Dear Friends in Christ,
As I write this letter at the beginning of our Lenten journey, my heart is filled with tremendous sadness and even some anger: Not for anything I have experienced personally, but for what has happened to the Church which I have loved with all my heart for my entire life. For in the course of the past few weeks I have seen those who would call themselves leaders of the Church behave in ways that not only give the church a “black eye” in the eyes of the world, but take Jesus’ prayer for unity and throw it out the window.
The first blow to Christ’s Church came when a Missouri Synod Lutheran pastor was forced by his ecclesiastical superiors to issue an apology to the entire Missouri Synod Church for participating in an ecumenical prayer service following the Sandy Hook Elementary School massacre. Despite the fact that a six-year old child from his congregation was one of the shooting victims, this young pastor was reprimanded and threatened with expulsion from the Church for his role in a prayer service that included religious leaders from other faith traditions as well as the president of the United States. His only crime? He read from the Book of Revelation and spoke a benediction in the presence of non-Missouri Synod Lutherans.
I cannot even begin to imagine the pain I would feel if my own child had been brutally murdered, only to have bureaucratic leaders from my church chastise and bully my pastor for trying to offer the love and the hope of Jesus Christ, the Lamb of God, the resurrection and the life. Apologize for offering my family hope in the resurrection of Jesus? Really?
What must those outside of the Church think when they hear such a despicable story coming from those who supposedly represent Christ and him crucified to the world? At best, they think that particular church body is out of touch. At worst, they come to believe that all Lutherans and all Christians are close-minded bigots.
Let me say this loud and clear: I am proud of our Evangelical Lutheran Church in America and for its embodiment of the radical love, grace and inclusivity modeled by Jesus when he invited those without sin to cast the first stone, or when he instructed us to remove the logs from our own eyes before we insist on having the specks removed from those of our neighbors. I am proud to be a pastor in a church that says all have a place at the table. I am proud to be raising two children in a church which confesses that love of God and love of neighbor are all that matter.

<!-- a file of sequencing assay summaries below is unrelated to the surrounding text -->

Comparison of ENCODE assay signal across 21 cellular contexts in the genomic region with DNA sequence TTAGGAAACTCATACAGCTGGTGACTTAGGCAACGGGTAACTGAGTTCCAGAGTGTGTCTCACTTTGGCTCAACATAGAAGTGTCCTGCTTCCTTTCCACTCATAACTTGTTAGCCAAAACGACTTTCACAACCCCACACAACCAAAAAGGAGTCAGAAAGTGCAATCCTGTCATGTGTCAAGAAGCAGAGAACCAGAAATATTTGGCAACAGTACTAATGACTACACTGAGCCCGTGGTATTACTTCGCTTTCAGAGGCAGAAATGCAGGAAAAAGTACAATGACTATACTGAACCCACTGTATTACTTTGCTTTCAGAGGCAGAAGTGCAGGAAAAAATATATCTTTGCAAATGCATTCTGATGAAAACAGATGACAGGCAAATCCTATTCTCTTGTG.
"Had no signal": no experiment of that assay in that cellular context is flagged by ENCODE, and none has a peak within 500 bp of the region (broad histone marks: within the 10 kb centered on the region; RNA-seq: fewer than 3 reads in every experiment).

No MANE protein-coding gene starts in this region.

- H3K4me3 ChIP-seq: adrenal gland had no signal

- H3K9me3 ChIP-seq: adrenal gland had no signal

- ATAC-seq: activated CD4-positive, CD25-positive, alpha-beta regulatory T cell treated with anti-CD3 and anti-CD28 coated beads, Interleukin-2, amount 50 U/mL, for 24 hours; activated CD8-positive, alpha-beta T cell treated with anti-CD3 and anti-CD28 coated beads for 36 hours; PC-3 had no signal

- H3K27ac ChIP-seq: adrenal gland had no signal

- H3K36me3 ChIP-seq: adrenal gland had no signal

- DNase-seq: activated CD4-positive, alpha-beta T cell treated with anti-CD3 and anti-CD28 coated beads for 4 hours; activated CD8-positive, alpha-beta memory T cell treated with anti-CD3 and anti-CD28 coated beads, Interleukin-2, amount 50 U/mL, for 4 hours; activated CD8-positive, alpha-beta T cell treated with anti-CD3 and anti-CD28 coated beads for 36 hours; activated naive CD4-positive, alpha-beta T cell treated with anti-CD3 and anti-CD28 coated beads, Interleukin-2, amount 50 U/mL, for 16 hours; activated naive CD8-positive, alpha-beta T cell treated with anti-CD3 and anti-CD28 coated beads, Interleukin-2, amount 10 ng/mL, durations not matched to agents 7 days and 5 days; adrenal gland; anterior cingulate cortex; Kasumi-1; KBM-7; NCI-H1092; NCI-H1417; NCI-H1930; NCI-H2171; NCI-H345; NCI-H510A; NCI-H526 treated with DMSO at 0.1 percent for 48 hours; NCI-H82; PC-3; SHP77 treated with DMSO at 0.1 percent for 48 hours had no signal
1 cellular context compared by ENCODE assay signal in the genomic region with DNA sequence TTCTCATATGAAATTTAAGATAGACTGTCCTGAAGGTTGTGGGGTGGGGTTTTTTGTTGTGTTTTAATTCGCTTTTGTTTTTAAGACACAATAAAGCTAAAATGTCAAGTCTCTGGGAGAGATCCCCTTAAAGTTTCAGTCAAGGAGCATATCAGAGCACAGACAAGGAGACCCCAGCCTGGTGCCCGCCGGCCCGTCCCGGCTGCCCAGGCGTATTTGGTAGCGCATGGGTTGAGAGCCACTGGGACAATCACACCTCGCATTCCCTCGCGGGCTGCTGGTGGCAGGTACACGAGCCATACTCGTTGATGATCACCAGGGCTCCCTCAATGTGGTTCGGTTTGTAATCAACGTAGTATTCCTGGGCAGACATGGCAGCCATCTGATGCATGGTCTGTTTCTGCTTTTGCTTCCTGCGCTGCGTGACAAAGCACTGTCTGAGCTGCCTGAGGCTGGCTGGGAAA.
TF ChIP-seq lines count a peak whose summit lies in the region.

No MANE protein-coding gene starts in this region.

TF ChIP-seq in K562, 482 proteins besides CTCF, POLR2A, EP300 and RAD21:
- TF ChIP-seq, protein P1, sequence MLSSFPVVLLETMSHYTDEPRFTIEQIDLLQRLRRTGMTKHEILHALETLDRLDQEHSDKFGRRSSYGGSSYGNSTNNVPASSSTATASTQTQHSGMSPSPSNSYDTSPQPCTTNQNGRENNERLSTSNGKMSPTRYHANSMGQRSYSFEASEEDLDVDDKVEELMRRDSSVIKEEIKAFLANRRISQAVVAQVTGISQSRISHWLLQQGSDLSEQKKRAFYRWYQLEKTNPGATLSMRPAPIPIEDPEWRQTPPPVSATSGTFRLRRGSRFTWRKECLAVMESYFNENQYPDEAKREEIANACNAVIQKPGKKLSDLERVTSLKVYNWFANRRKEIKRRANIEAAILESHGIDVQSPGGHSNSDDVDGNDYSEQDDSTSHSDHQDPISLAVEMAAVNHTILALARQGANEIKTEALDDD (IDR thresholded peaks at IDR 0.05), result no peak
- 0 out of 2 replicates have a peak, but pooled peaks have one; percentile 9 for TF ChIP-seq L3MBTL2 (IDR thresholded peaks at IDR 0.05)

But this being said, as I write this letter to you, I have just learned that our church’s enfleshment of Micah’s call to justice and Jesus’ radical call to love has come at yet another price to the unity for which our Lord prayed so long ago. Just today the Lutheran Church in Ethiopia (The Ethiopian Evangelical Church Mekane Yesus) severed all of its ties with our denomination for the actions of the 2009 ELCA Churchwide Assembly in which the ELCA courageously affirmed the blessings of same sex unions and the ordination of gay and lesbian pastors, while at the same time affirming that human sexuality is a gift from God. No longer will the Ethiopian Lutheran Church allow any of its members to receive Holy Communion or any form of pastoral care from the ELCA. Nor will it allow any ELCA member, pastor or bishop to receive Communion under any circumstances whatsoever from any of its communion tables.
Mark Hanson, our presiding bishop, has issued a statement about this in which he says the actions of the Ethiopian Lutheran Church are “deeply troubling”. At the same time, he and other leaders of our denomination have been intentional about leaving the doors of dialogue and reconciliation open to all who feel that they must disavow our church credentials. “We are not of one mind” writes Bishop Hanson, “but we are one in Christ, in faith and in baptism”.
These are the words of faithfulness to the gospel of Jesus Christ that I must play over and over again in my heart. “We are not of one mind, but we are one in Christ.”
These are the words I am going to ponder in my heart in this Lenten season of introspection and renewal. And I invite you to do the same. Over the course of the next 40 days as I hear the narrative of Jesus journeying toward a cross at Golgotha where he will suffer and be rejected, I am going to look into my own heart in an earnest attempt to unearth my own prejudices and unjust ways. I am going to seek out and name my own collusion with the powers of division and injustice. And hopefully after I have discovered the ways in which I have sought to divide the body of Christ, I will lay those ways down at the foot of the cross upon which Jesus died: The cross upon which he died, not only for me, but for my sisters and brothers of the Missouri Synod Church and the Lutheran Church in Ethiopia. Then perhaps I will find the healing of which I stand in such desperate need.
Peace and Love in the healing arms of Christ,